After waiting and been successful at seeing the doctor in the consulting room, most clients 676 (86.3%) spent 15–<30 min with the doctor while only 48 (6.1%) spent >1–2 h with the doctor. The total time spent in seeking medical care was 30 min to <1 h in 360 (46%) participants while 286 (36.5%) spent >1–3 h [Table 2].
Table 2: Assessment of patient's waiting time in the various hospital units and service points

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Client satisfaction with health-care services in Dalhatu Araf Specialist Hospital

An assessment of reception accorded clients on arrival to the hospital revealed majority 519 (66.3%) rated as satisfactory the reception they had on arrival while 129 (16.5%) were not satisfied with the reception they had. Most 573 (73.4%) were satisfied with the overall services they received while at the hospital as against 90 (11.5%) who were not. Approximately, two- third 520 (66.4%) of the participants rated the time they spent at the record unit as appropriate while 98 (12.5%) rated it as being too long.

Waiting time in the nursing unit (for taking vital signs before forwarding to the doctor) was rated by the patients as follows; 634 (81.0%) were satisfied with the average time of 30 min, 149 (19%) were not satisfied. About a third of each opined that the time spent at the waiting area (before entering the consulting room) was appropriate 287 (36.7%), fairly too long 257 (32.8%) and out-rightly too long 239 (30.5%), respectively.

Patient's rated their satisfaction with the time spent with their doctor, most 661 (84.4%) while 122 (15.6%) were not satisfied. Patients' satisfaction with the services received at the hospital pharmacy showed that 444 (81.3%) were satisfied while 102 (18.7% were not satisfied [Table 3].
Table 3: Client satisfaction with healthcare services in Dalhatu Araf Specialist Hospital

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Client satisfaction with health-care services in Dalhatu Araf Specialist Hospital

The commonest cause attributed to long waiting time was large number of patients in 293 (37.4%). Others are longer time spent in searching for folders 141 (18.0%), perceived inadequate health personnel 93 (11.9%), late arrival of doctors 76 (9.7%), poor record keeping in 58 (7.4%) and poor hospital sign directive for new clients in 17 (2.2%). Despite these noticeable shortcomings, 686 (87.6%) are willing to keep patronising the facility for their medical care.

On the perceived inadequate staffing, 720 (92%) of the responders agreed to health-care workers availability in the record unit, 732 (93.5%) reported staff availability in nursing unit, 702 (89.7%) reported doctor availability for consultation while 607 (77.5%) reported staff availability in the pharmacy unit, respectively [Table 4].
Table 4: Client satisfaction with healthcare services in Dalhatu Araf Specialist Hospital

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Suggestion on how to improve waiting time

Patients' opinion on how to reduce waiting time and thereby improving services are as follows: 479 (61.2%) suggested further improvement in staffs availability, 86 (11.0%) suggested computerisation of medical record, 59 (7.5%) suggested increased staff per shift, 35 (4.5%) calls for introducing appointment system, 21 (2.7%) wanted an increase in the service points and 15 (1.9%) advised early arrival of patients/clients while 10 (1.3%) advocated for early arrival of the doctors [Table 5].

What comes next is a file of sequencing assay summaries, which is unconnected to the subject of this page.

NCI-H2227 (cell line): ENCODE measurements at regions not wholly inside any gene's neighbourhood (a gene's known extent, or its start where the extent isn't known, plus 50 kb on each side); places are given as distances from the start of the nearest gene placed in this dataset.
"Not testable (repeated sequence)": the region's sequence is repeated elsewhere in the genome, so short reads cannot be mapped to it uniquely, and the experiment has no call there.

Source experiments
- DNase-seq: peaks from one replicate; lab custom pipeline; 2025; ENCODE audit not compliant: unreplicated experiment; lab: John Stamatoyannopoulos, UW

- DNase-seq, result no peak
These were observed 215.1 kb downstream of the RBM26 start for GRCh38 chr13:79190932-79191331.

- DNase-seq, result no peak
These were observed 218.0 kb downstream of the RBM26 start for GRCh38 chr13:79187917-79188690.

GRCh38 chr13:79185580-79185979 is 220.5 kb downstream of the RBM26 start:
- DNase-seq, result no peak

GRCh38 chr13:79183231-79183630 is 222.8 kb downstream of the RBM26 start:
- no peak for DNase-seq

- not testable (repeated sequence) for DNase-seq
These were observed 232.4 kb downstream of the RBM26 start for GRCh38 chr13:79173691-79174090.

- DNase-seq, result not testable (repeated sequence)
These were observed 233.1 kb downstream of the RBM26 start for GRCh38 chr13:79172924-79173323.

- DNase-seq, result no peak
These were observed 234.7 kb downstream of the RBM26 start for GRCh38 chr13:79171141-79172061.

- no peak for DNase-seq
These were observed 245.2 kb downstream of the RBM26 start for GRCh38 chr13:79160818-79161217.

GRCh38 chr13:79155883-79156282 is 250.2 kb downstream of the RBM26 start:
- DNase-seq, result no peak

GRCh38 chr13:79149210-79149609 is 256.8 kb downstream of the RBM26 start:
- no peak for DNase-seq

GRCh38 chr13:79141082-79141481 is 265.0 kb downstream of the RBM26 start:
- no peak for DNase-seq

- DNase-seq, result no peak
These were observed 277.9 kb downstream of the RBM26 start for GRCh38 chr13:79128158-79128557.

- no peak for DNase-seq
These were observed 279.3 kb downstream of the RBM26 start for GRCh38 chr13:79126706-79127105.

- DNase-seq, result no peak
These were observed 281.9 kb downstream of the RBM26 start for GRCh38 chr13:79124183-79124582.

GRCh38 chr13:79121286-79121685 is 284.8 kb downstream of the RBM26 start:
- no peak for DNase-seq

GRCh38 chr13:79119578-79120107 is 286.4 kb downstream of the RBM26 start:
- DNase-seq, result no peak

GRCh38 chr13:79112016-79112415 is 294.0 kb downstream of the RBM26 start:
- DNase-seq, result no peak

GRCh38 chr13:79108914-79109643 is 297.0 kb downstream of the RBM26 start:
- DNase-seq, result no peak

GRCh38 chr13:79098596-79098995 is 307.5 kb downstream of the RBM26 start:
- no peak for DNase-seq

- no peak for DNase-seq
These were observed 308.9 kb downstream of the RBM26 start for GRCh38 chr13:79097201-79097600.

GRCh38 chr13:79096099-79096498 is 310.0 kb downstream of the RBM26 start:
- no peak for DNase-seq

Table 5: Suggestion on how to improve waiting time

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Bivariate analysis of the relationship between time spent and the level of patient's satisfaction with services provided

Patients' satisfaction with hospital care received was negatively correlated with the time spent waiting at the record unit and this was statistically significant r = −0.28 and P < 0.001. Similarly, patients' satisfaction from hospitals services rendered and patients' rating of waiting time in the nursing unit, time spent before seeing the doctor and time spent in the overall medical care are all negatively correlated and statistically significant. Time spent with the doctor in the consulting room showed a positive correlation P = 0.0020. All the correlations were however weak [Table 6].
Table 6: Bivariate analysis of the relationship between time-spent and the level of patient's satisfaction with services provided

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  Discussion Top


Our clients spent a longer time waiting before getting medical attention with almost two-third of patients staying for over an hour before seeing the doctor and a quarter staying for just 15–30 min before getting to see the doctor. This is higher than the report from India where a smaller sample size was used.[1] It is also higher than the report from China in an interventional and longitudinal study.[6] The observed difference may be attributed to a higher number of healthcare facilities delivering better quality healthcare services in such environment, as such making it one of the destination for medical tourism. The long waiting time may be attributed to the lack of appointment system in place which makes most patients to present at the same time. As seen in this study where more than half presented before 8 am and another one-third before 11 am thereby making almost all of the patients presented to the hospital before 11 am. The use of appointment system could have reduced the waiting as more than half of the participants in this study were in the hospital for follow-up visits.